Apple is set to launch its iTunes cloud storage service well ahead of rival Google, according to a report by Reuters.
Apple, Amazon and Google are competing for dominance in the realm of cloud storage services that will let users access music and video remotely wherever there is internet connectivity.
Both Amazon and Google’s music services are apparently stalling from a full launch due to unresolved agreements with record labels over licensing, which is something Apple likely wants to avoid when its own service launches. The company is said to have already reached deals with two of the major labels and others can’t be far off.
While Apple has the lead in digital music sales, a competitor that offers cloud access to purchases could clearly gain traction in the market.
Google’s problems with reaching a deal with the music industry stem from indecisiveness and the recent change in management, according to music executives, who added that the company originally wanted to launch a basic “music locker” cloud service as part of an iTunes-like digital store.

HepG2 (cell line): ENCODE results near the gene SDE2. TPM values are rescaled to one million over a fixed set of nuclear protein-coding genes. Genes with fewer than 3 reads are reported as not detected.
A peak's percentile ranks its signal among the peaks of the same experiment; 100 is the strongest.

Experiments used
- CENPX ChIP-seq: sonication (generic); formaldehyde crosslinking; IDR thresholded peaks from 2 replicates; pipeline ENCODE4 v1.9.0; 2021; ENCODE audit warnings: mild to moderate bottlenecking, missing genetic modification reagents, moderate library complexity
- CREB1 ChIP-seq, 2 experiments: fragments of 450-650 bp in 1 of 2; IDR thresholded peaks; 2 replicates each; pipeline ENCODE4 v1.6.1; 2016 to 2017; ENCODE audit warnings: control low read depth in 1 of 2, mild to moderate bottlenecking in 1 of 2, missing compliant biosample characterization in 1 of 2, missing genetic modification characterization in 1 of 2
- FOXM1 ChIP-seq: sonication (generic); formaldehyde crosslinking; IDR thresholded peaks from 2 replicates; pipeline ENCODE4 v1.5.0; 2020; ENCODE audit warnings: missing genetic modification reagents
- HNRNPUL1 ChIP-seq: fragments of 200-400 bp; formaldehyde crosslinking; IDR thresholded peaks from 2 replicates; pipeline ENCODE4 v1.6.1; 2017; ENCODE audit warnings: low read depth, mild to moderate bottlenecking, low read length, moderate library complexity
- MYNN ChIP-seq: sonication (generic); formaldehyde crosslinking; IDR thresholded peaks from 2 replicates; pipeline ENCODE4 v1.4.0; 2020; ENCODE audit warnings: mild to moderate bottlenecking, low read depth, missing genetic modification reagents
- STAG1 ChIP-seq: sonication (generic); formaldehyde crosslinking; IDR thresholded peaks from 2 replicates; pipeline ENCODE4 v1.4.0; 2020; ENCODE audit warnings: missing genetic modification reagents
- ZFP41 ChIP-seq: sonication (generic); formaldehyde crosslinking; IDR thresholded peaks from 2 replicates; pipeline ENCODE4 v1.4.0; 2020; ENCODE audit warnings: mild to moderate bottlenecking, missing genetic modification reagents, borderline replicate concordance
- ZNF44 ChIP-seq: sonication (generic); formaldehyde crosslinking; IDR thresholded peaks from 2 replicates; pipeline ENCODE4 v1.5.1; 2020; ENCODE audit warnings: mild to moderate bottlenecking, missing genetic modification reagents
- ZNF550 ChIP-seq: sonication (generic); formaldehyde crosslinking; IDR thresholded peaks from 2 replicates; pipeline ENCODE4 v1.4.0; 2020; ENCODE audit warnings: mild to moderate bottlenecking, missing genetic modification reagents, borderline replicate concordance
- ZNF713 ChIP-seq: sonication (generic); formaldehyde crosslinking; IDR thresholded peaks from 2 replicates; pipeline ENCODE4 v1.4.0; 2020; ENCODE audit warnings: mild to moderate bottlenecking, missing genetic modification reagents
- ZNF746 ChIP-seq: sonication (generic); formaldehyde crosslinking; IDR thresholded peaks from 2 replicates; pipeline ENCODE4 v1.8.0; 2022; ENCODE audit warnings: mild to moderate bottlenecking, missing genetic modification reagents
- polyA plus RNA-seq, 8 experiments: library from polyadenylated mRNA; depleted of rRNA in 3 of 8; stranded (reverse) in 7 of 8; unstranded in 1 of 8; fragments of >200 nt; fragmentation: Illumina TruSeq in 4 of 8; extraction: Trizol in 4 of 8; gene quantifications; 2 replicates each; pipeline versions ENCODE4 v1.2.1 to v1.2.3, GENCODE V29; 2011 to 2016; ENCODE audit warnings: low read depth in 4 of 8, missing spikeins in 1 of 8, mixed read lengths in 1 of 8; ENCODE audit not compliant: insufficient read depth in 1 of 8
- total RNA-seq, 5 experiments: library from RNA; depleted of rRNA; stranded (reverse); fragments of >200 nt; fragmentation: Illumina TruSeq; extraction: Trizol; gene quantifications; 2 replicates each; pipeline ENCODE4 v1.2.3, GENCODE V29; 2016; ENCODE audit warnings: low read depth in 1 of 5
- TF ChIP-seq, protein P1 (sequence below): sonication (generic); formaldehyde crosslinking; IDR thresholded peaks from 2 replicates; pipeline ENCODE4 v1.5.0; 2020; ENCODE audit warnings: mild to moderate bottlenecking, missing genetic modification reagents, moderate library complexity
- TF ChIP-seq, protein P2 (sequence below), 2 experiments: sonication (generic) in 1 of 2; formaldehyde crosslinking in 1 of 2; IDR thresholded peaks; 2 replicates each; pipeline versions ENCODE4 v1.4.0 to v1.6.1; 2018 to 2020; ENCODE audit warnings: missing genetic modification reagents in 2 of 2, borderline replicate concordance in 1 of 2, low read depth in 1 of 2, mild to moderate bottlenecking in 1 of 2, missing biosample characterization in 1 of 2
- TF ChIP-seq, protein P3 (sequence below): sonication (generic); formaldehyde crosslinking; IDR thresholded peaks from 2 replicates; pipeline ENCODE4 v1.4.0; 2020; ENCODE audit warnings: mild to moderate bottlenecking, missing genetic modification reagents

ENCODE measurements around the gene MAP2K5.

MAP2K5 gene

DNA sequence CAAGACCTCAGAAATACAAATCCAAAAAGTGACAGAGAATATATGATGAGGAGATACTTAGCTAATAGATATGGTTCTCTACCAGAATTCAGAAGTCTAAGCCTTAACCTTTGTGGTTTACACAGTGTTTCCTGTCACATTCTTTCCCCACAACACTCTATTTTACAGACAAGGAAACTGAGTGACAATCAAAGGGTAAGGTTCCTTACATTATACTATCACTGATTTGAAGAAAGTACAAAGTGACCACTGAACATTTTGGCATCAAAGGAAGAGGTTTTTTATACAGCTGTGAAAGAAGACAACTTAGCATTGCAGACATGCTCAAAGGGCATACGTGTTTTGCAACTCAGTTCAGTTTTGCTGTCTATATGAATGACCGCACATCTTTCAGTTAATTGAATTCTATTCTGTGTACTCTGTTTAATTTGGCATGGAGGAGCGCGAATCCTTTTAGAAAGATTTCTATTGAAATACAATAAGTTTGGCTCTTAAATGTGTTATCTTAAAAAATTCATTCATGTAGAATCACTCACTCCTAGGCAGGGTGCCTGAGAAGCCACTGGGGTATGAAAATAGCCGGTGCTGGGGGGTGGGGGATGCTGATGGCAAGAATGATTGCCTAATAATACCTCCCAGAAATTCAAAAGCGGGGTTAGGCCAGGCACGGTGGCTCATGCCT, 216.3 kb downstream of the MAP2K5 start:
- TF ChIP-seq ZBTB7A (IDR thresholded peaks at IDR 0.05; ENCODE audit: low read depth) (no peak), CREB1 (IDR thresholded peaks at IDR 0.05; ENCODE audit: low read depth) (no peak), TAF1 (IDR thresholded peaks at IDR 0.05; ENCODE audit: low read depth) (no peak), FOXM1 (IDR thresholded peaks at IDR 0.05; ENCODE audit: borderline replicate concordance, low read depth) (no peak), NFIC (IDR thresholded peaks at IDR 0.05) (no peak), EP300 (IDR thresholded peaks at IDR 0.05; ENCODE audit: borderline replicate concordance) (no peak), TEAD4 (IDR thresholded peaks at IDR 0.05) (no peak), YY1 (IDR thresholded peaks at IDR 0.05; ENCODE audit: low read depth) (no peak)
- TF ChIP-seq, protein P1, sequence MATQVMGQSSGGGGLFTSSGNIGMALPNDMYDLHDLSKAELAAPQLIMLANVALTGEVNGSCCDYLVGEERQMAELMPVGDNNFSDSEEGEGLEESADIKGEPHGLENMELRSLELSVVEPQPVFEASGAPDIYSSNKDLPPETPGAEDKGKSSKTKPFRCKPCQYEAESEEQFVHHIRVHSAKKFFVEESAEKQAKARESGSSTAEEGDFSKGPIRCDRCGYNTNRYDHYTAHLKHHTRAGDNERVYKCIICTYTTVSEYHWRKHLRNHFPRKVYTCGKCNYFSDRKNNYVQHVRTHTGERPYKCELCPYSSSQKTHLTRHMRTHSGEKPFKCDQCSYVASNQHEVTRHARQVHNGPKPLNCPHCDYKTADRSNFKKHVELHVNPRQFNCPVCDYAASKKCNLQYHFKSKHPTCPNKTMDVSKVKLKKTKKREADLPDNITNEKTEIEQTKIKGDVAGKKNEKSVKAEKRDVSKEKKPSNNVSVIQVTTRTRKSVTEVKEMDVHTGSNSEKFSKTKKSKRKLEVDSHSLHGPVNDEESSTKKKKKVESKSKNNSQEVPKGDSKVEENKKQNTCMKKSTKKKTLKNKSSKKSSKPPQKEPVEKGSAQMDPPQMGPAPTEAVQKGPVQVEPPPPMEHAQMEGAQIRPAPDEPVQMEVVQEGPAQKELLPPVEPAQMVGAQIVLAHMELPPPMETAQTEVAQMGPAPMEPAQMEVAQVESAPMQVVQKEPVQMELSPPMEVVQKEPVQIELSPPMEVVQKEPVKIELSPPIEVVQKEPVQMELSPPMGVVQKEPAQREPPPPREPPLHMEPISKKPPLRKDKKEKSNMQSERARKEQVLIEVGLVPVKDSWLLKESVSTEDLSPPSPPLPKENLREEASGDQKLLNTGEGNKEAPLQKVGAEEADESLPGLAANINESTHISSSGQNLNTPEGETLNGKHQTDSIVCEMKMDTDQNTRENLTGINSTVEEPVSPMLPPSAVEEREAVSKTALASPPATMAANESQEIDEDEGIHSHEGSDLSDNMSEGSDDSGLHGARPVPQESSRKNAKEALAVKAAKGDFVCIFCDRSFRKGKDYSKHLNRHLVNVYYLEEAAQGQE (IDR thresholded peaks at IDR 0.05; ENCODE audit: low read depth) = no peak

Google’s stalled talks could also have something to do with negotiations the company is having with Spotify. A deal between Google and the UK based streaming music site (which has yet to launch service in the US) could solve some of those licensing issues.
Amazon is also having complications over licensing. But unlike Google, it has already launched its Amazon Cloud Drive service, which allots users 5 gigabytes of free online storage (enough space to store about 1,000 songs).
However, without a digital store front to connect into the cloud drive, Amazon’s ability to make enough revenue to pay for the free storage service and generate a profit will be severely limited.
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